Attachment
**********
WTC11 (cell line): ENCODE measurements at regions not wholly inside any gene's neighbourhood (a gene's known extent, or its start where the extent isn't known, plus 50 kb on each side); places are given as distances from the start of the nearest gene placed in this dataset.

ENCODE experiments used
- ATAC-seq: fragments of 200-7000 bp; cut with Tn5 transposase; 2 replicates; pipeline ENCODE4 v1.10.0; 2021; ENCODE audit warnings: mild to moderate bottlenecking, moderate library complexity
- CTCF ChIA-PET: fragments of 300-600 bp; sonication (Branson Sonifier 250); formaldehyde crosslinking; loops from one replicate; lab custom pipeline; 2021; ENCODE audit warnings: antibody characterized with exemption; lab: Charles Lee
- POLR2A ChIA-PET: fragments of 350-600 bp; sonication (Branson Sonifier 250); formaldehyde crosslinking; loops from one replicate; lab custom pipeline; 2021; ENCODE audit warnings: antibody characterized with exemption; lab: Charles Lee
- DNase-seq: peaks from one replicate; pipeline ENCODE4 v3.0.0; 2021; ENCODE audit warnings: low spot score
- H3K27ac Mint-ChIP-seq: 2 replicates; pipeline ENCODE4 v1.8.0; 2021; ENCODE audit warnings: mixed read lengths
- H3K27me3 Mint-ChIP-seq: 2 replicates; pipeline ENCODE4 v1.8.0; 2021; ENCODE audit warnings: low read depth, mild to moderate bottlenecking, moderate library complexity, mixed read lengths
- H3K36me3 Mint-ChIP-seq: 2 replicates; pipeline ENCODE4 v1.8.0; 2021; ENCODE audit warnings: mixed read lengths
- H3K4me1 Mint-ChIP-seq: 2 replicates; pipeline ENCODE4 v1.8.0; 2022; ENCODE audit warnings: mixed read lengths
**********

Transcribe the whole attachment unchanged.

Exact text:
WTC11 (cell line): ENCODE measurements at regions not wholly inside any gene's neighbourhood (a gene's known extent, or its start where the extent isn't known, plus 50 kb on each side); places are given as distances from the start of the nearest gene placed in this dataset.

ENCODE experiments used
- ATAC-seq: fragments of 200-7000 bp; cut with Tn5 transposase; 2 replicates; pipeline ENCODE4 v1.10.0; 2021; ENCODE audit warnings: mild to moderate bottlenecking, moderate library complexity
- CTCF ChIA-PET: fragments of 300-600 bp; sonication (Branson Sonifier 250); formaldehyde crosslinking; loops from one replicate; lab custom pipeline; 2021; ENCODE audit warnings: antibody characterized with exemption; lab: Charles Lee
- POLR2A ChIA-PET: fragments of 350-600 bp; sonication (Branson Sonifier 250); formaldehyde crosslinking; loops from one replicate; lab custom pipeline; 2021; ENCODE audit warnings: antibody characterized with exemption; lab: Charles Lee
- DNase-seq: peaks from one replicate; pipeline ENCODE4 v3.0.0; 2021; ENCODE audit warnings: low spot score
- H3K27ac Mint-ChIP-seq: 2 replicates; pipeline ENCODE4 v1.8.0; 2021; ENCODE audit warnings: mixed read lengths
- H3K27me3 Mint-ChIP-seq: 2 replicates; pipeline ENCODE4 v1.8.0; 2021; ENCODE audit warnings: low read depth, mild to moderate bottlenecking, moderate library complexity, mixed read lengths
- H3K36me3 Mint-ChIP-seq: 2 replicates; pipeline ENCODE4 v1.8.0; 2021; ENCODE audit warnings: mixed read lengths
- H3K4me1 Mint-ChIP-seq: 2 replicates; pipeline ENCODE4 v1.8.0; 2022; ENCODE audit warnings: mixed read lengths